The recent sculptures I have been making are self-contained figures in unfired clay. The gestures focus on holding and presenting, often activating the figures by placing flowers in their grasp. This intensifies the sense that the objects are performing for or gesturing towards the viewer, presenting the dried flowers. They display their physical vulnerability while remaining controlled and balanced.
I meet Mark Barker at his studio in Peckham. The conversation fires up and we jump from one topic to another. Mark has a quick mind and, he says, a slow hand. He tells me that it takes him a long time to create work and that his current working process involves a regular dialogue between drawing and sculpture. We discuss his ideas and current readings informing his work, his interest in material experimentation and projects for the future.
Barker graduated from the Slade in 2007. He studied in the painting department but became frustrated because he was more excited about the preparatory drawings than their translation into paintings. The canvas became limiting when his attention was turning to form and body posture. Barker has used different media, including video, to study the performing figures. Acting props, ritualized gestures and activities based on the everyday as well as body relationships have become Barker’s lexicon.
Whilst Barker’s current focus is on sculpture, drawings are always the starting point to prepare for a work. Equally, drawings are a constant compass that he returns to to explore further enquiries into body gestures: how far back a neck can go; what does the repetition of a coiled motion do to a body; how much a facial expression can be pushed before a state of trance gives away into a flat emotion. This back and forth between drawing and sculpture seems to merge the aesthetics of both mediums, giving the sculptures a blade-like quality, reminiscent of Giacometti’s frail figures. Some drawings stand on their own right, as well as being studies, extending the forms of the sculptures. Their broken necks and spiraling guts… exhibit a natural internal logic. Through repetition, they construct their own dynamic. As impossible entities as they would be in real life, these bodies operate in a coherent way and are confident despite their vulnerable quality.
The allegorical potential of the work is rich with ideas of ritual, catharsis and death as a joyful transit. Whilst the artist is not referencing any belief system, I cannot help but think of the religious tradition of stone and wood carving which inspires audiences to feel the near-mystical experience of Christ on his dead bed, saints going through martyrdom and virgins experiencing the ecstasy of God’s love. The gesture of the broken neck in Barker’s sculpture, for example, seems to oscillate between elation and despair, between life and death. The figures are offering dry plants; a metaphor of the memento mori.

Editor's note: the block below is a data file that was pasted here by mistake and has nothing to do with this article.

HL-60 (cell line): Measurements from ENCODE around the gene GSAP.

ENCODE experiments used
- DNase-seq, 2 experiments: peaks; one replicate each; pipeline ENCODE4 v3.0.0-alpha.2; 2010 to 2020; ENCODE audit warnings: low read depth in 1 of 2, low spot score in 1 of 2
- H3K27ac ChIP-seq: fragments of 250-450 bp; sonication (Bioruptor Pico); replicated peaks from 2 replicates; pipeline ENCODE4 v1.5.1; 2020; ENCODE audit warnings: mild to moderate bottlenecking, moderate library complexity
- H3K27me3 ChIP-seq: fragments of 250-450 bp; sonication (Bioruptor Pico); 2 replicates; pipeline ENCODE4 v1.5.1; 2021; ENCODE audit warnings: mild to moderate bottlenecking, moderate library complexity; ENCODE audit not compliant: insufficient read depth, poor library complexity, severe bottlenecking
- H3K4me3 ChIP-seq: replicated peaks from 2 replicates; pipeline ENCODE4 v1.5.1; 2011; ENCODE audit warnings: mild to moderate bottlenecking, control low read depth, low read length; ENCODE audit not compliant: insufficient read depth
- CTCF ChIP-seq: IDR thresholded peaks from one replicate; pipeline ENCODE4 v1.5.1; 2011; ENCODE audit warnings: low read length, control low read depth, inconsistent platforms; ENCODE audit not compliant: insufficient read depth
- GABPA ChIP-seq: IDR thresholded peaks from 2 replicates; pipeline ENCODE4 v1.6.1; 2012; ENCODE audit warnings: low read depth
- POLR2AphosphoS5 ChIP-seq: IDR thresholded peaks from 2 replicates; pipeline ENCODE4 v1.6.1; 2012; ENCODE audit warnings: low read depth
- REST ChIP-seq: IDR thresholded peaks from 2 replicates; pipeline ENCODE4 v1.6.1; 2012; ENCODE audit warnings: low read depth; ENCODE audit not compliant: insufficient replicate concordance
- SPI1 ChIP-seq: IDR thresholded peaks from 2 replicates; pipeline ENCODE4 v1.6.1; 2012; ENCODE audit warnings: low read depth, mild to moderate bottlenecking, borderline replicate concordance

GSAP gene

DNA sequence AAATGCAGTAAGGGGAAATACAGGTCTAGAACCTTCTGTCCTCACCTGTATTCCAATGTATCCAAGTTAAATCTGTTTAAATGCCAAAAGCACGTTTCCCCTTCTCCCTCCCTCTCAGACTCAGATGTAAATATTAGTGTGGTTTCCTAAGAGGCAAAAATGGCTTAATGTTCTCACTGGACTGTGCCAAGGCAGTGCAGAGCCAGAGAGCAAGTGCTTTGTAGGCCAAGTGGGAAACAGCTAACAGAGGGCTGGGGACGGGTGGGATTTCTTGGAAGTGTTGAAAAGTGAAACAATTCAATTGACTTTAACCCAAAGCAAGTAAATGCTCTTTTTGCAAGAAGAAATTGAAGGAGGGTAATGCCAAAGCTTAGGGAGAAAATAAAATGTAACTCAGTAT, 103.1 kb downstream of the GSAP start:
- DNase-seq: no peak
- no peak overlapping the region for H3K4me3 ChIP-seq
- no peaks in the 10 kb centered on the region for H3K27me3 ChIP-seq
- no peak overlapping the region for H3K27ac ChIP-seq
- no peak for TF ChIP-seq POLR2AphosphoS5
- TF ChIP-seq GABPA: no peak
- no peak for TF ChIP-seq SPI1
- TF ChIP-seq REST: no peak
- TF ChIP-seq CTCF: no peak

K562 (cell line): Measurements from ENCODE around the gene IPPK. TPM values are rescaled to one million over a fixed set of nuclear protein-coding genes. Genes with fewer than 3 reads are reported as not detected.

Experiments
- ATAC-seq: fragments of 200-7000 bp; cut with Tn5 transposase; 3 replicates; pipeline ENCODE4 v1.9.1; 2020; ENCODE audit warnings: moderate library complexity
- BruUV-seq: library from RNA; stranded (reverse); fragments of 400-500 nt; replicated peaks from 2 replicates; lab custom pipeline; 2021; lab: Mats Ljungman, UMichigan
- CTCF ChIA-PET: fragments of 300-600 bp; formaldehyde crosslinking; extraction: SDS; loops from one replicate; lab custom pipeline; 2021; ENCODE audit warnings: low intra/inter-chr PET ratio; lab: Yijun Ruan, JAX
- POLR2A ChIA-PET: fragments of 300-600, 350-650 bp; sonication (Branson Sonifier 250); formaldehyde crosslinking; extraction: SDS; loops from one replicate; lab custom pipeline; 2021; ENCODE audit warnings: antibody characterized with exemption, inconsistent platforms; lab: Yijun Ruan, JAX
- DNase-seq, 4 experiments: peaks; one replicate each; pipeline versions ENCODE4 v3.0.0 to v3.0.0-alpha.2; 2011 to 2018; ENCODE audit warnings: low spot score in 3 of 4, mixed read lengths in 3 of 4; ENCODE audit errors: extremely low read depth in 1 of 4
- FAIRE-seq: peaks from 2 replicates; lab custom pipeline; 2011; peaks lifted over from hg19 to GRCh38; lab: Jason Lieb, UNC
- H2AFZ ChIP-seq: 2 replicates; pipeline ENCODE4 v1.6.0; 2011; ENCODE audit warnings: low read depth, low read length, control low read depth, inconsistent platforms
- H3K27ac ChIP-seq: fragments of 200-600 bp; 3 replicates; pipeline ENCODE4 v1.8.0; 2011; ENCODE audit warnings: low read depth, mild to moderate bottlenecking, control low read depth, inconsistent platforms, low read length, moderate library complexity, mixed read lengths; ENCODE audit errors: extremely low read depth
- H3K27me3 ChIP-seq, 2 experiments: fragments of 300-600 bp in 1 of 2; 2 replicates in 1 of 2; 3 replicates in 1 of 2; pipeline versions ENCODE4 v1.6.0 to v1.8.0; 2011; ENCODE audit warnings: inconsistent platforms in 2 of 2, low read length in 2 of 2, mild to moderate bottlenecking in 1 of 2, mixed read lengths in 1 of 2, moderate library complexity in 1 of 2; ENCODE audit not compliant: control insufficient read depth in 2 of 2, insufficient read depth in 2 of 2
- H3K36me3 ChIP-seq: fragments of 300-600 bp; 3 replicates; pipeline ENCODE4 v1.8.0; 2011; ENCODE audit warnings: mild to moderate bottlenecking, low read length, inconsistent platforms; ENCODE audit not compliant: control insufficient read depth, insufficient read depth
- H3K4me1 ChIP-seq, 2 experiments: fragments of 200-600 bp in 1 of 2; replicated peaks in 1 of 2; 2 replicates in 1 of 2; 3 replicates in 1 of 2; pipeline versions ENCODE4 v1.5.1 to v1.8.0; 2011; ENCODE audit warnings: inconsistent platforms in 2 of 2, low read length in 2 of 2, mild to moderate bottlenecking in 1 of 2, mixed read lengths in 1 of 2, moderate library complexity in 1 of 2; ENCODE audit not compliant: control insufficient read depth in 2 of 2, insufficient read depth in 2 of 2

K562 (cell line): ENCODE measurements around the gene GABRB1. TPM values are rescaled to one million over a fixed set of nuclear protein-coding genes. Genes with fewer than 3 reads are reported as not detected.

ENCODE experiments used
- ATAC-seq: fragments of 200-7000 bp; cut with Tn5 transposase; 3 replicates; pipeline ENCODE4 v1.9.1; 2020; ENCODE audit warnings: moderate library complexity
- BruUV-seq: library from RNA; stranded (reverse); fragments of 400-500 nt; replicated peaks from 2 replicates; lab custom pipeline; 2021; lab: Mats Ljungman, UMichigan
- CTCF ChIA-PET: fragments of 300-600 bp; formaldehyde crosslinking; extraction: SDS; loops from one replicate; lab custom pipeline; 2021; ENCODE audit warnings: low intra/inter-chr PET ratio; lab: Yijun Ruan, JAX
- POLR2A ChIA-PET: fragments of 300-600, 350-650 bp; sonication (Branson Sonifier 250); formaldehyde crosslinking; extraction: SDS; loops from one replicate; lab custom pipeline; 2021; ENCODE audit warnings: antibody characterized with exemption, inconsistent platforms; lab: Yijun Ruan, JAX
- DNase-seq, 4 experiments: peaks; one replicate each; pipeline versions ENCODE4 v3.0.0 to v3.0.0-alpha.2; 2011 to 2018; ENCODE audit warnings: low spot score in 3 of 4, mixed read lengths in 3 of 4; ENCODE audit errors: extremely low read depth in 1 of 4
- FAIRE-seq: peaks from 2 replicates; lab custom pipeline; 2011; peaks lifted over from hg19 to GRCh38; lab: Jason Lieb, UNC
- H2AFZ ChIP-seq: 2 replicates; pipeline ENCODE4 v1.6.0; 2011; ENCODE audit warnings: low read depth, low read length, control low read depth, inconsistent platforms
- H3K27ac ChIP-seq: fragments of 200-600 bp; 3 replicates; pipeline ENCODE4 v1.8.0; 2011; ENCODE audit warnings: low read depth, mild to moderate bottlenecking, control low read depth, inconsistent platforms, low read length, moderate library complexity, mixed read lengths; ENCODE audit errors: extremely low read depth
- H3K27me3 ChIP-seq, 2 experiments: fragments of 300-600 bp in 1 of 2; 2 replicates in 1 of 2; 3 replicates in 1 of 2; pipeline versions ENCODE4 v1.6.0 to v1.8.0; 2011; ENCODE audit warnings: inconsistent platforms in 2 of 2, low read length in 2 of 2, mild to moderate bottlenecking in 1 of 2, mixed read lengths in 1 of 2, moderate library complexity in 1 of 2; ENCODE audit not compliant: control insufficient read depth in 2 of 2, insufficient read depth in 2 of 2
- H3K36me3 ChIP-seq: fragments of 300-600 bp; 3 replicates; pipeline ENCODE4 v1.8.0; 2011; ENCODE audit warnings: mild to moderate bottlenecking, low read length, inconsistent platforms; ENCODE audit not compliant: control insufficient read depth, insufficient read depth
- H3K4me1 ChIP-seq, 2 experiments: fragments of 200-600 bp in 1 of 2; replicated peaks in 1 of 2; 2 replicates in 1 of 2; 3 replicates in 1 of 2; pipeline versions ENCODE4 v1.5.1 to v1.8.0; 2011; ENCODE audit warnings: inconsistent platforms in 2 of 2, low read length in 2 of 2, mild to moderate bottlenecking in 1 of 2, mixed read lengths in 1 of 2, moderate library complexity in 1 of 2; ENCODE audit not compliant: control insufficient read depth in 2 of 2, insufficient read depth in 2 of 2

Recently, I was in a show at Peles Empire in Berlin where for the first time I presented two works cast in Jesmonite. The use of this medium was a revelation and the sculptures took on bone-like qualities, as if the works had been carved from the left-overs of a corpse.
Working with Jesmonite, which inherently has a pasty white finish, Barker accentuates the physical experience and our fascination oscillating between the elegant and regal poses and the abject. The figures may look bruised, hinting at a dark narrative, but also resilient and celebratory. Hand-crafting these bodies in unfired clay is a delicate task. Barker speaks energetically about experimenting with materials, polishes and finishes as he is part of a residency at Troy Town Art Pottery, dedicated to ceramics.
Whilst there seems to be a young generation of artists working on a return to the body and a return to figuration in different ways and media, there are not many artists facing head-on a long-standing tradition of classical sculpture. Without nostalgia, Mark Barker takes on the challenge of studying the body. Following centuries of delving on its formal qualities and its potency as a subject matter, Barker aligns with a lineage of masters. Renditions to trivial physical gestures hold the weight of timeless expressions of life and death, joy and sorrow.
Mark Barker is represented by Southard Reid, London.